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Supporting ‘Hidden Workers’ within FM


These latest reports are just two of a series which have highlighted these issues over the years. A TUC analysis just before the COVID-19 pandemic identified 3.6 million people in insecure work and in 2014 the Equality and Human Rights Commission identified a number of issues affecting ‘the invisible workforce’ including low rates of pay.

These working conditions can have a huge impact on staff wellbeing. They can make childcare arrangements or visiting a doctor difficult. Working hours being suddenly cut can cause financial problems. Unsociable hours can cause physical and mental health issues.

Minority ethnic, young and older workers are all disproportionately impacted by insecure work and it often comes hand in hand with low pay. As demonstrated by Birmingham City Council’s financial crisis, women are often left out of pocket too.

Staff in occupations like caring, hospitality, leisure and, unfortunately, the cleaning and hygiene sector are more likely to face these issues.

Rates of pay in the cleaning industry do not reflect the skill and knowledge of staff, with it incorrectly being viewed as low-skilled, with no opportunities for skill or career development.

Cleaning staff make up five per cent of the UK’s workforce but many do more than one job to make ends meet.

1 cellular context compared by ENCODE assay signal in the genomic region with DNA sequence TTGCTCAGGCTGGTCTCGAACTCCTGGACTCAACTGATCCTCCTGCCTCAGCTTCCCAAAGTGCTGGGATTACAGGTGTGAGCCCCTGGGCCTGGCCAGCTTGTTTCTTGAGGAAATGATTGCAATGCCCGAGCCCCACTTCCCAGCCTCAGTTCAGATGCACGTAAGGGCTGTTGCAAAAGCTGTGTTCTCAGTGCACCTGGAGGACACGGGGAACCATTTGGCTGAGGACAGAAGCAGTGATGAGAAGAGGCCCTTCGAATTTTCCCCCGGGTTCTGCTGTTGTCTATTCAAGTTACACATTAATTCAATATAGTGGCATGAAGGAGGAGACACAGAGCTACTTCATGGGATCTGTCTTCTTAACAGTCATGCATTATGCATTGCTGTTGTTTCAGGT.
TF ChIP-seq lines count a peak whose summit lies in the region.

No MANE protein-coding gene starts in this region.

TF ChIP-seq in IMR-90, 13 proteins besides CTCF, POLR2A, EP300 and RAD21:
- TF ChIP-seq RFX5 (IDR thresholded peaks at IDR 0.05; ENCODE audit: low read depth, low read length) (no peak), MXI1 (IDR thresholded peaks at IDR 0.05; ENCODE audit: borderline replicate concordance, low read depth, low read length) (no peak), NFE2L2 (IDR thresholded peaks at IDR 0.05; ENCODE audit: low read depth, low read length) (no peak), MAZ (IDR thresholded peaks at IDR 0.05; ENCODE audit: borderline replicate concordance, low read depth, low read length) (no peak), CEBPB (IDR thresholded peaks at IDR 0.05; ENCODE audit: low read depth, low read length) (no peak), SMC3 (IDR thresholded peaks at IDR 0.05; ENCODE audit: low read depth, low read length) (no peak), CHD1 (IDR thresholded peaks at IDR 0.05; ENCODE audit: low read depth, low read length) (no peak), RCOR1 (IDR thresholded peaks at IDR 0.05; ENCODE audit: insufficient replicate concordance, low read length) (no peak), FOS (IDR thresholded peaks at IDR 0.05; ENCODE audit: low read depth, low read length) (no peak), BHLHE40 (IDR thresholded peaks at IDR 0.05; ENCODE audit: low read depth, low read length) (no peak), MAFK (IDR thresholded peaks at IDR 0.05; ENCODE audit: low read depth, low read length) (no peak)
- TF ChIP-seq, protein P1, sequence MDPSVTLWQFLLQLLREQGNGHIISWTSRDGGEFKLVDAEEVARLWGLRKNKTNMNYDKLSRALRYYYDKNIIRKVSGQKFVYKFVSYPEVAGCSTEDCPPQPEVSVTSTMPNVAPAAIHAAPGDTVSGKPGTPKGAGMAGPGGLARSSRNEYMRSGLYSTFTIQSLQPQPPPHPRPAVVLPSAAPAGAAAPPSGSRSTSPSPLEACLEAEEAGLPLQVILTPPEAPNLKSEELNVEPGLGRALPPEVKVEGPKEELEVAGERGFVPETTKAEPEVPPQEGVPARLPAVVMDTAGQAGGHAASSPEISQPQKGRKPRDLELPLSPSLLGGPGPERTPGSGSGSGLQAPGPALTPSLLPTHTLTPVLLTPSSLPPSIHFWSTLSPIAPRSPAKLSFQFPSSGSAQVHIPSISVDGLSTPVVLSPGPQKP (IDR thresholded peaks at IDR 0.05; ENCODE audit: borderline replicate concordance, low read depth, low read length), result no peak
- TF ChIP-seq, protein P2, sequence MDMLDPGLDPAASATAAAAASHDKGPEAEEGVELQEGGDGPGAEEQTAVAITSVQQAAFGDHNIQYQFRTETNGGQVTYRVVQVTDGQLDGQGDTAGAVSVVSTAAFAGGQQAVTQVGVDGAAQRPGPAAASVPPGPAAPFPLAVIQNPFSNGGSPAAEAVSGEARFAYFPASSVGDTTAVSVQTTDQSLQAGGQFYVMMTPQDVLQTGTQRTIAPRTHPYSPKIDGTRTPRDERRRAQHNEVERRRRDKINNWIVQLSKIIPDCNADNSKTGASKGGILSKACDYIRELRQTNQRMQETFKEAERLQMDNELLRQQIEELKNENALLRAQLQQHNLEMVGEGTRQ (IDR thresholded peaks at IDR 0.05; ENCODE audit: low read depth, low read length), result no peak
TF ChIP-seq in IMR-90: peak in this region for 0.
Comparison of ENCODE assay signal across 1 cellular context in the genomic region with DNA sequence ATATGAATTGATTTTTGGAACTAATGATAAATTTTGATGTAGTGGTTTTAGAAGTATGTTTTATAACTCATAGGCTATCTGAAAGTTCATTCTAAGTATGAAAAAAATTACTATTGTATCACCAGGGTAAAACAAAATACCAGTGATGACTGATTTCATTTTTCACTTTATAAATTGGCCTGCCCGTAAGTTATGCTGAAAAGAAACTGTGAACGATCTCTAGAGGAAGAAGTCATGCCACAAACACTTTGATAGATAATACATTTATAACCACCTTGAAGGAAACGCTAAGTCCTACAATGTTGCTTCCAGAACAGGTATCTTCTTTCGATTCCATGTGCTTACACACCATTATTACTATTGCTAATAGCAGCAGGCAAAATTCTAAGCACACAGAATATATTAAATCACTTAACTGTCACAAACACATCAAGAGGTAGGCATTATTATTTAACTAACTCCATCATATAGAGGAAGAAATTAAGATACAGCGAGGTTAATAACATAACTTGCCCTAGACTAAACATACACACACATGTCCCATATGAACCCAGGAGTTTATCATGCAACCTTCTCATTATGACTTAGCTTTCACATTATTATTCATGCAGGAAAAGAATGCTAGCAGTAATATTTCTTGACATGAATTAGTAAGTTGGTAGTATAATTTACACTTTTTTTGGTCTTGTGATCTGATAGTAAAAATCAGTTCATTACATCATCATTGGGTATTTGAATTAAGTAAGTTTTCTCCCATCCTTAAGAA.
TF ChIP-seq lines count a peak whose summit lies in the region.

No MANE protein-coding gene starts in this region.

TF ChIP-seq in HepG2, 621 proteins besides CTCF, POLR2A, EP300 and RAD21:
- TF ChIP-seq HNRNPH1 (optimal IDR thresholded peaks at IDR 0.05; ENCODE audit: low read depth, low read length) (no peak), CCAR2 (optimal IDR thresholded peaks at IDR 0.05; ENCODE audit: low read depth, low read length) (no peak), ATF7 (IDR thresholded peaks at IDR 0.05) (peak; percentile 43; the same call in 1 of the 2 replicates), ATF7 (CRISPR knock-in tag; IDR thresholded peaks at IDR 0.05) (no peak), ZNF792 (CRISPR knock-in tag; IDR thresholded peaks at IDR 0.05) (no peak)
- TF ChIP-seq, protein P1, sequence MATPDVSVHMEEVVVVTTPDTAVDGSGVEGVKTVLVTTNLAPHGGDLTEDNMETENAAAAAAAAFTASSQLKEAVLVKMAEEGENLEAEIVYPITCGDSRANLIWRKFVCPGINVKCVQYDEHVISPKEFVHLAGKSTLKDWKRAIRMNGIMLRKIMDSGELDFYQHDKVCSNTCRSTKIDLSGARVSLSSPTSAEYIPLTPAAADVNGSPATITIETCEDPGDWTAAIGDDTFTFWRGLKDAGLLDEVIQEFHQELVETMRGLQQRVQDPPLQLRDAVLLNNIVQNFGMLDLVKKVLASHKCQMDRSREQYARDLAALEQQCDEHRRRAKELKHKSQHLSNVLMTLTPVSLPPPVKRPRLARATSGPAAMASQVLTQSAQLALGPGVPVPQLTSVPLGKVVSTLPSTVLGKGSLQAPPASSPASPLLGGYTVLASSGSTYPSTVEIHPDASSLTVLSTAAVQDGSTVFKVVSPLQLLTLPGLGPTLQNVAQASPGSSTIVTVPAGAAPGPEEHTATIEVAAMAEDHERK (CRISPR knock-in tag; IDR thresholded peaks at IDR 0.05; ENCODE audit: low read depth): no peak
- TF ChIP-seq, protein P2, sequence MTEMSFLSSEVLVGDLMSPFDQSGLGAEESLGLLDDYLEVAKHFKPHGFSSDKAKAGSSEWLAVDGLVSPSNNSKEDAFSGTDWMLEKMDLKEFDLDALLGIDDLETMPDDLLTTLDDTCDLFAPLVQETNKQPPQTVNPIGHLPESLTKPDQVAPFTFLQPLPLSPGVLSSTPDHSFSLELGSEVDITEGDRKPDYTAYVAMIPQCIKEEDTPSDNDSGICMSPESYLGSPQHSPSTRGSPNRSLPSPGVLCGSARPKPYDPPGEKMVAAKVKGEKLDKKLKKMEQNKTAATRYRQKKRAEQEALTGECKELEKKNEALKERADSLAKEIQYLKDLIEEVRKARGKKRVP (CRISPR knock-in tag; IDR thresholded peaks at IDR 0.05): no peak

This isn’t new, it has historically always been the reality for many of those working in our industry.

Since the pandemic, staff have returned to the workplace with changed behaviours sometimes resulting in a negative impact on colleagues who must manage the situation. This often results in staff leaving a job they previously enjoyed because morale is low and job satisfaction diminishing.

So what can businesses do to help low paid staff in insecure work?

Firstly, they should commit to paying a real Living Wage to all their staff.

The British Cleaning Council has long called for firms in our sector to pay the Living Wage. Not only is it good for employees and their families, it is also good for businesses, bringing benefits such as improving morale and better staff retention.

The sector’s professional, highly-trained staff do a crucial, frontline role keeping people safe, well and healthy and they deserve to be paid accordingly.

The cleaning, hygiene and waste industry is worth £55bn, and pay rates should reflect this huge contribution to the economy.

The public increasingly expect high standards of hygiene following the pandemic, which is combining with severe staff shortages to put upwards pressure on wages.

The introduction of the Apprenticeship in Cleaning in Healthcare and the planned launch next year of the Cleaning Hygiene Operative Apprenticeship should help to dispel the low skill myth and assist in providing a career ladder.

Supporting in-work progression is another way companies can help. Investing in training and development can provide a potential route to better paid, more secure work.

Introducing a supportive flexible working culture should also be considered – allowing staff with family responsibilities, for example, to accept a new position which might have been impossible otherwise.

Offering a good employee benefits package with childcare, travel and retail options will also enable staff to make their money go further. 

About Sarah OBeirne

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